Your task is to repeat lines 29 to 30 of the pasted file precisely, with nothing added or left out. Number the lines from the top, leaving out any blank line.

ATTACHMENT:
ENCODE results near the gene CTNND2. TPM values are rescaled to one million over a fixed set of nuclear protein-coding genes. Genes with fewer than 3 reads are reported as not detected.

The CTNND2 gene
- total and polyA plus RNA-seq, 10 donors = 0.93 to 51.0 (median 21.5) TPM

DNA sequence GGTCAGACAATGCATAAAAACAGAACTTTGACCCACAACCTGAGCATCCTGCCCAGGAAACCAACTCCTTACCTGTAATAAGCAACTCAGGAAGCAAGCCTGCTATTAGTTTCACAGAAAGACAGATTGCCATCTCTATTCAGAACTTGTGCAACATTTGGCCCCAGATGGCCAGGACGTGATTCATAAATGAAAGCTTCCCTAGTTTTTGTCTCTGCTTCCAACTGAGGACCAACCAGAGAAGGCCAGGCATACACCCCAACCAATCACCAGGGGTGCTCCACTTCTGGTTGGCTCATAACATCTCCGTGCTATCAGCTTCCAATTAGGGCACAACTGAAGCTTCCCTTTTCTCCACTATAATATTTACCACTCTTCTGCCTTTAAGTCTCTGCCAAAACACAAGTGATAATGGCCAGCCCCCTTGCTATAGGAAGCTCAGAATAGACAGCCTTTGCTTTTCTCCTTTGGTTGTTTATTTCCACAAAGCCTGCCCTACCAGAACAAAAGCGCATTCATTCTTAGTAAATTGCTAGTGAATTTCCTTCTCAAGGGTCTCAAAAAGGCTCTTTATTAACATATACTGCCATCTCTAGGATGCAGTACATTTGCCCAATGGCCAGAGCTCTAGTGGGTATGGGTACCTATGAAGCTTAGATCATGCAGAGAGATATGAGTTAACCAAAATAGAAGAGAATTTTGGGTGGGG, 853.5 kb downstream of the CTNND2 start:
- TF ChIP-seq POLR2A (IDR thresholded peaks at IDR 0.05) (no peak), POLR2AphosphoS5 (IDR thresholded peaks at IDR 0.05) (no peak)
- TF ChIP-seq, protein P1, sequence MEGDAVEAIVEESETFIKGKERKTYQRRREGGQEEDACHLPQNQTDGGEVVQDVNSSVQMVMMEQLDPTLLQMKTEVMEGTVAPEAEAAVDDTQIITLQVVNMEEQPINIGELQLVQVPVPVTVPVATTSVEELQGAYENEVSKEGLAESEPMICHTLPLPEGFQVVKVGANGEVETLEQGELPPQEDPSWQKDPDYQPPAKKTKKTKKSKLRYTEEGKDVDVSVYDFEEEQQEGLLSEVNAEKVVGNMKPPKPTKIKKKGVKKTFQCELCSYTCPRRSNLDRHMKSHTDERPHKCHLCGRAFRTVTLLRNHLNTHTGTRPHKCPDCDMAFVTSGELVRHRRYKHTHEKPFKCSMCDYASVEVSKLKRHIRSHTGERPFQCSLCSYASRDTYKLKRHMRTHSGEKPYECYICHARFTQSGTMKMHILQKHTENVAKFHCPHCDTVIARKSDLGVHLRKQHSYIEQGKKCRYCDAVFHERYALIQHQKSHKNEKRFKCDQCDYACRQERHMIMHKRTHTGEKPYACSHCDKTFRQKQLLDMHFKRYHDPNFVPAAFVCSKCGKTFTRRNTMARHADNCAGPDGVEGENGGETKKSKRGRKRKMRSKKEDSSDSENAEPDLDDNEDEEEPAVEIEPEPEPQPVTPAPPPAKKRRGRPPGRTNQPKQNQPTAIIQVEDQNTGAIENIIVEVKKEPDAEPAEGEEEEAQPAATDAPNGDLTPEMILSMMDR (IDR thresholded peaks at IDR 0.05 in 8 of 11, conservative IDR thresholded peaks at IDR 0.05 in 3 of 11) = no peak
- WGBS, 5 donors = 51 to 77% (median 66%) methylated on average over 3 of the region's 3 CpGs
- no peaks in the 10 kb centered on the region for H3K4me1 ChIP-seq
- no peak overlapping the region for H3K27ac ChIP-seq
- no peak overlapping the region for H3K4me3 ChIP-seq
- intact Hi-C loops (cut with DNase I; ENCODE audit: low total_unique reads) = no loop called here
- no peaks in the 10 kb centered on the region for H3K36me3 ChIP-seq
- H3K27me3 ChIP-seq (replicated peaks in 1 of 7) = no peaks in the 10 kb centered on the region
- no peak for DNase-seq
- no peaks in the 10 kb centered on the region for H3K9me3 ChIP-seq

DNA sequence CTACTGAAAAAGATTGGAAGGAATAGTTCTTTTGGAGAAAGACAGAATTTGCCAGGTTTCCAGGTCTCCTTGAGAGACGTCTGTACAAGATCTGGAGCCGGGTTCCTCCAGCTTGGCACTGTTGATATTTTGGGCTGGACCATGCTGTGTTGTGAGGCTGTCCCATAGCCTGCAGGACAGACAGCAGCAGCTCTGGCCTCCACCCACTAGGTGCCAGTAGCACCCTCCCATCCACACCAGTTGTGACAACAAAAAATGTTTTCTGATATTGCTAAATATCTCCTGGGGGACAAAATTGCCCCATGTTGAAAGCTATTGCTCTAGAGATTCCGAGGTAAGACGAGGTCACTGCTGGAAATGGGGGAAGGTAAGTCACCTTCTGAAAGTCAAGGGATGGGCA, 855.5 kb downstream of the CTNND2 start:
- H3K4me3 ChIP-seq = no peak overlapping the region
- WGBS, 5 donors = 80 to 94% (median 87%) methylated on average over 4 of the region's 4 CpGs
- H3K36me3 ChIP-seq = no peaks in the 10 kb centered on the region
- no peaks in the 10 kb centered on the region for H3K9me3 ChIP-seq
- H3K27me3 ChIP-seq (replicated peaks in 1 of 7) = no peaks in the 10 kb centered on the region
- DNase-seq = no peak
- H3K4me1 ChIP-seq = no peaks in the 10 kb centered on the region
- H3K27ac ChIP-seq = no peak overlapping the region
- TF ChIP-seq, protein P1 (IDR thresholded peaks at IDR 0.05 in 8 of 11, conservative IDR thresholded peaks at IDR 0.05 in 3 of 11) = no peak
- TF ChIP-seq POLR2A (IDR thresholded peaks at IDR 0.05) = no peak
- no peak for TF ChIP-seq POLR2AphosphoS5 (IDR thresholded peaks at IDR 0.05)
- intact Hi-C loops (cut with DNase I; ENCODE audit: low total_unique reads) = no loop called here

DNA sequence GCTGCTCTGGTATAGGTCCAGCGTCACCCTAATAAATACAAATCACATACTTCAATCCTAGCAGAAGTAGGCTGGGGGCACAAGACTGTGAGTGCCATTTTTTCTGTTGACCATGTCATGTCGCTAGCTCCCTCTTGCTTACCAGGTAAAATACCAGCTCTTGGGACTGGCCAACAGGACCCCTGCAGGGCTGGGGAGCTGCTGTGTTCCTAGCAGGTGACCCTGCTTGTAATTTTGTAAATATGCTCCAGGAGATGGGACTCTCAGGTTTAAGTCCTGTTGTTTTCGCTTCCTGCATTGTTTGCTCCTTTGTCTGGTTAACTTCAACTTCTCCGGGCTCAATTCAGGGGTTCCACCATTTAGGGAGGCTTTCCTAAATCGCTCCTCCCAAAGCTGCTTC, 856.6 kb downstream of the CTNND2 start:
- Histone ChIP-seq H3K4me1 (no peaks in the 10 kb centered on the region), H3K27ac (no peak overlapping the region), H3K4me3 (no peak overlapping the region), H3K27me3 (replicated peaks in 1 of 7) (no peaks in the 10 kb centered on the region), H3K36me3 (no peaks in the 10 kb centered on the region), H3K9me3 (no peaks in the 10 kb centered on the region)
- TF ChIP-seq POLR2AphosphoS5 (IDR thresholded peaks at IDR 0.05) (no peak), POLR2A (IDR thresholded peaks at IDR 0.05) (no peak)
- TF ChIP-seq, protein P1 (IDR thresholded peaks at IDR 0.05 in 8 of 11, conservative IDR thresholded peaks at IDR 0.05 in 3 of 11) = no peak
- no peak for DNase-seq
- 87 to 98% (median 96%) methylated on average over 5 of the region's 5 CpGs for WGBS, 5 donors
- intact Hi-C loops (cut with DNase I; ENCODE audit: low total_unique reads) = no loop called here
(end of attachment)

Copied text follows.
DNA sequence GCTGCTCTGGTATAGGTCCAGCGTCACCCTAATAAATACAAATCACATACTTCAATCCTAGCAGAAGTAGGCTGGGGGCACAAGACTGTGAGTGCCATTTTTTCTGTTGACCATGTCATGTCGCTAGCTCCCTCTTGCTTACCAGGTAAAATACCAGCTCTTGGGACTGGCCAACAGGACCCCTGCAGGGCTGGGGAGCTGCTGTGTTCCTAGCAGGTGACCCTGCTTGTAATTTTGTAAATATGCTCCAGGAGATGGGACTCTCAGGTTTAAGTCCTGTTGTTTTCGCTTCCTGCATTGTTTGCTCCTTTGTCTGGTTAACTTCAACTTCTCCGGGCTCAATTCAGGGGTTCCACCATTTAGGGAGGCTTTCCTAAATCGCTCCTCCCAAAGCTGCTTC, 856.6 kb downstream of the CTNND2 start:
- Histone ChIP-seq H3K4me1 (no peaks in the 10 kb centered on the region), H3K27ac (no peak overlapping the region), H3K4me3 (no peak overlapping the region), H3K27me3 (replicated peaks in 1 of 7) (no peaks in the 10 kb centered on the region), H3K36me3 (no peaks in the 10 kb centered on the region), H3K9me3 (no peaks in the 10 kb centered on the region)